Author: Gillian Birkby
As we all know, many good things have come to us from across the Big Pond, especially in the field of technology. The latest of these to affect real estate and construction is BIM – Building Information Modelling. This promises to revolutionise both the construction process and the subsequent management of the assets created. The evidence so far is that it identifies design problems at a stage where they can be resolved much more cheaply, and leads to a significant reduction in material wastage and to savings in both time and cost.
So what is BIM? Those who are familiar with extranets and the Cloud as depositories of information will understand BIM easily; it is the next technological development in the gathering and manipulation of data for use during the construction process and subsequent management of an asset. If you have not yet used either of these, think of a social networking site such as Facebook but much more sophisticated, so that access to information can be restricted to certain people or companies. In addition, the information (including drawings and 3D models) can be divided into categories and merged with information from various parties to form a detailed matrix, which can include cost and programming data, going one step further than conventional modelling. For instance, the headquarters of BskyB in London, Harlequin 1, was developed using BIM, to achieve state-of-the-art naturally ventilated broadcasting studios and offices.
With BIM, in the early design phase the cost and programming implications of a change in design can be identified as the design is developing, providing much useful information for the project manager and client, as well as the designers. The detailed design information in the model is also structured in such a way that it can be used for subsequent management of the building in a far more informative and accessible way than traditional operation and maintenance manuals.
The government is keen to take advantage of the benefits of BIM and has commissioned the Construction Industry Council (CIC) to produce various documents to assist government departments in achieving what is known as BIM level 2. The CIC has recently issued a BIM Protocol which describes how each of the parties to a project will provide information for the model. This document will form part of the building contract and appointments of the designers. In addition, there is a document describing the crucial role of the BIM manager, sometimes called the BIM information manager. This person will be responsible for assisting the designers and others in developing the procedures for and input to the model, to which all the designers will then have access, and for managing the BIM process.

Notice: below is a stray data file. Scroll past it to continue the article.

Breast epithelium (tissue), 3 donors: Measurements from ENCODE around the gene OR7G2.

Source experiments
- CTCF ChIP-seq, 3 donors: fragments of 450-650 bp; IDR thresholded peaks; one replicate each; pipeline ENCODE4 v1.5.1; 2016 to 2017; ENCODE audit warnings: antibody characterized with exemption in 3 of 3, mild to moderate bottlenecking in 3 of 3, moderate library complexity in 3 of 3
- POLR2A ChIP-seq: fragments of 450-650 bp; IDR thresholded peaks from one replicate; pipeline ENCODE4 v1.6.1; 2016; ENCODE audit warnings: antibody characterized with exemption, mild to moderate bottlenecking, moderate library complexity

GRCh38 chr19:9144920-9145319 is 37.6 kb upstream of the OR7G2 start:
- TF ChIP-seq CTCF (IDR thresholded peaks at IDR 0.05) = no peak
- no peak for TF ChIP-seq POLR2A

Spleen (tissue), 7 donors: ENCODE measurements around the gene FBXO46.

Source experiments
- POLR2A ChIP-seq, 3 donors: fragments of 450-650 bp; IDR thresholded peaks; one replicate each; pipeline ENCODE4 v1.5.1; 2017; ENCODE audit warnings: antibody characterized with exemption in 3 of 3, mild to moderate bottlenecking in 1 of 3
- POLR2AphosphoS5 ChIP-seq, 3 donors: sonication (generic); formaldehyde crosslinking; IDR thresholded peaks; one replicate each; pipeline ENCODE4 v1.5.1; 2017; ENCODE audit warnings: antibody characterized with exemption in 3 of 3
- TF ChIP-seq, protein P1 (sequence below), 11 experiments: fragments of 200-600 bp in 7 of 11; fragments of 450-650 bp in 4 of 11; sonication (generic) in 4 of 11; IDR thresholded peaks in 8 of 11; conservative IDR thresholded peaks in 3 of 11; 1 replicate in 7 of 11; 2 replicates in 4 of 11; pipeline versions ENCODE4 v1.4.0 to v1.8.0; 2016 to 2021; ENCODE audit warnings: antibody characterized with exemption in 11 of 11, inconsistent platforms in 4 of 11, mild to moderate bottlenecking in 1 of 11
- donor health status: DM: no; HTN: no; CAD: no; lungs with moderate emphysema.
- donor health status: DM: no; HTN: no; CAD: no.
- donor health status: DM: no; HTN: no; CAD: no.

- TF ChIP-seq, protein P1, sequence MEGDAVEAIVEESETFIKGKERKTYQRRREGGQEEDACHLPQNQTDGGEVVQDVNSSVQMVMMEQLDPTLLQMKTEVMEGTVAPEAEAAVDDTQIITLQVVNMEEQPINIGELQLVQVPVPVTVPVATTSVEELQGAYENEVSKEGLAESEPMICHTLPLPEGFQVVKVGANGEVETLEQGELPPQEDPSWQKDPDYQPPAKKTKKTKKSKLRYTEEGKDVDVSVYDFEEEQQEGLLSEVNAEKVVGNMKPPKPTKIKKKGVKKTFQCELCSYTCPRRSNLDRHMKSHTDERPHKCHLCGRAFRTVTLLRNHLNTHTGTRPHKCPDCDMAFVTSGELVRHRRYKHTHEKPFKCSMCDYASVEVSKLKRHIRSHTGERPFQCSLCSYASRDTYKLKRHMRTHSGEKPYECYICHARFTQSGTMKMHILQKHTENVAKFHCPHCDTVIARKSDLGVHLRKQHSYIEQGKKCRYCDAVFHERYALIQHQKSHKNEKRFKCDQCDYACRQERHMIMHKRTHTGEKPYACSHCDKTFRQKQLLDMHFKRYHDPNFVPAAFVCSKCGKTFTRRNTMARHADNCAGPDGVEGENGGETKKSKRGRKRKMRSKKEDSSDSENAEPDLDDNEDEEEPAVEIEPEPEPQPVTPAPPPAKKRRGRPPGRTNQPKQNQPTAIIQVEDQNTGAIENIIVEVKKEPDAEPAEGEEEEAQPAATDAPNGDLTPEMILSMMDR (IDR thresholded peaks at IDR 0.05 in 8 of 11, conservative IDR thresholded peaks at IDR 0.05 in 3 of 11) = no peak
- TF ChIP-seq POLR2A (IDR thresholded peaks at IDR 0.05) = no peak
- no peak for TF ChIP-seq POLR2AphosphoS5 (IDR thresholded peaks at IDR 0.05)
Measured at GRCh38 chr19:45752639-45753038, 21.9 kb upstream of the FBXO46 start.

A specification, known as PAS 1192-2, has also been developed and this sets out the detailed information requirements associated with projects using BIM.
BIM has been used on a significant number of projects abroad and is already in use in the UK e.g. the extension of Blackfriars Station to the south side of the Thames. The use of extranets is now quite common during the construction process, and this is broadly equivalent to BIM level 2, but BIM has the added advantage that information is available in a more accessible form for subsequent management of the asset. If BIM is used appropriately, there are savings to be made in both phases.
Gillian Birkby, Partner, Fladgate LLP (email@example.com)